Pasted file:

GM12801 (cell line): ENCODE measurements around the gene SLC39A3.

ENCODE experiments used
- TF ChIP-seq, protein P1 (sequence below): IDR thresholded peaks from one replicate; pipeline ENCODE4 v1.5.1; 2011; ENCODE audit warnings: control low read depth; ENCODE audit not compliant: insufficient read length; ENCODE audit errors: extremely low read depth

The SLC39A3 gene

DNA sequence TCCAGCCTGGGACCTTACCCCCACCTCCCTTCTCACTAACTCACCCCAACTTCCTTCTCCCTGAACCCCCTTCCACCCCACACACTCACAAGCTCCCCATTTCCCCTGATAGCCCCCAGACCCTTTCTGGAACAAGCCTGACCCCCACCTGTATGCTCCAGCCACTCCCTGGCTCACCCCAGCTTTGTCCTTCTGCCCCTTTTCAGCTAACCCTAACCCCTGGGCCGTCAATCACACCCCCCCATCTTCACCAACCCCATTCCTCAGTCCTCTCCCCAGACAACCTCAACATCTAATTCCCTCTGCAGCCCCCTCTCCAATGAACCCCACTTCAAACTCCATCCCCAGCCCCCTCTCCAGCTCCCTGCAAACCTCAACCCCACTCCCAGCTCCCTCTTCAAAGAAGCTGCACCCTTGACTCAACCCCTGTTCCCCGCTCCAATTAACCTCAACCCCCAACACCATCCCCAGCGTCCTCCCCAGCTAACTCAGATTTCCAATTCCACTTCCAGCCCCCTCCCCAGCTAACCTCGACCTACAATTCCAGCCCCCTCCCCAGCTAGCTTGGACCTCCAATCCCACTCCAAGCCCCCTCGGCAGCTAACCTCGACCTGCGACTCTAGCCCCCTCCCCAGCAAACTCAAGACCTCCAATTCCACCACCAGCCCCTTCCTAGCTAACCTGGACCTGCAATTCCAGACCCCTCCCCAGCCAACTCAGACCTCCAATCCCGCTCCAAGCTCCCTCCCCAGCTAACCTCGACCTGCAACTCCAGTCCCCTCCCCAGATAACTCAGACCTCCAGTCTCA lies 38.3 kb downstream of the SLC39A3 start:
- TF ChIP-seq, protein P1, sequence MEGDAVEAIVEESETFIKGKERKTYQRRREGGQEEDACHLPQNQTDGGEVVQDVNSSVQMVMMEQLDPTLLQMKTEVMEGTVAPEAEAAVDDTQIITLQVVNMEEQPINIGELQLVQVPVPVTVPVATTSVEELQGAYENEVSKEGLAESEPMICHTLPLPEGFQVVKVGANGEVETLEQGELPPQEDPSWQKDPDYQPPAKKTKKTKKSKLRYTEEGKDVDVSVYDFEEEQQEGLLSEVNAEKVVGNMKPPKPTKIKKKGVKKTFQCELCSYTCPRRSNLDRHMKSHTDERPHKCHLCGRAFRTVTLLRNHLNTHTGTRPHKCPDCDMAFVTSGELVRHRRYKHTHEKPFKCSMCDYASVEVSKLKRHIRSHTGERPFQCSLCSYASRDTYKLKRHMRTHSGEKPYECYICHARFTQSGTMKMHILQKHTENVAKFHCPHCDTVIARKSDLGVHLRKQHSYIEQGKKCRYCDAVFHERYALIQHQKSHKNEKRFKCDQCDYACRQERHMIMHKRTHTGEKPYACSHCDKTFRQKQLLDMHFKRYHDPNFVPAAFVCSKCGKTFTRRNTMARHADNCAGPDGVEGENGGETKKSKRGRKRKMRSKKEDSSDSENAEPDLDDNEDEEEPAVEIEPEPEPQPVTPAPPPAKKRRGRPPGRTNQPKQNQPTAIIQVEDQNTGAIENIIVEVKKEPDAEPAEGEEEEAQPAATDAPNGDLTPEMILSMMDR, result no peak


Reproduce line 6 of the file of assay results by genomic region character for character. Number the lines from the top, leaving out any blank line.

- TF ChIP-seq, protein P1, sequence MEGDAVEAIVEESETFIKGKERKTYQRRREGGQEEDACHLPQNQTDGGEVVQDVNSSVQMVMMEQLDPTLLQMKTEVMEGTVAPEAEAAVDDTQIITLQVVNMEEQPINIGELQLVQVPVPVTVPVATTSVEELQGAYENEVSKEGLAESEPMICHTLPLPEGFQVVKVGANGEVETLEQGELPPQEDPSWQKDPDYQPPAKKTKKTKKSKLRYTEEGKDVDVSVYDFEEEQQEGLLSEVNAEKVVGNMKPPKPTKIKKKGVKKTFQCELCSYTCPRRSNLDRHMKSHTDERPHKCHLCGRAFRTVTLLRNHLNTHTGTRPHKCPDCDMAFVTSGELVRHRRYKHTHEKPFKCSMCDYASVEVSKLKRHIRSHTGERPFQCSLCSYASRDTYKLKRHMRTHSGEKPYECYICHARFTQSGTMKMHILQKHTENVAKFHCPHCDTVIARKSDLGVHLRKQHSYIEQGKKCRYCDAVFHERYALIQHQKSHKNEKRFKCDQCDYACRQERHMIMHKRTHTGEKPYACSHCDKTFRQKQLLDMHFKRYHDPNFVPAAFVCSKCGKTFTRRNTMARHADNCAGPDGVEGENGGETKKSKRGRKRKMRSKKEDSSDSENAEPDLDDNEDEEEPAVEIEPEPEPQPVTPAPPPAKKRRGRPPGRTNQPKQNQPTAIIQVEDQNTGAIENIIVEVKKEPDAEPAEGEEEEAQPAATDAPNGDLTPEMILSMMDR, result no peak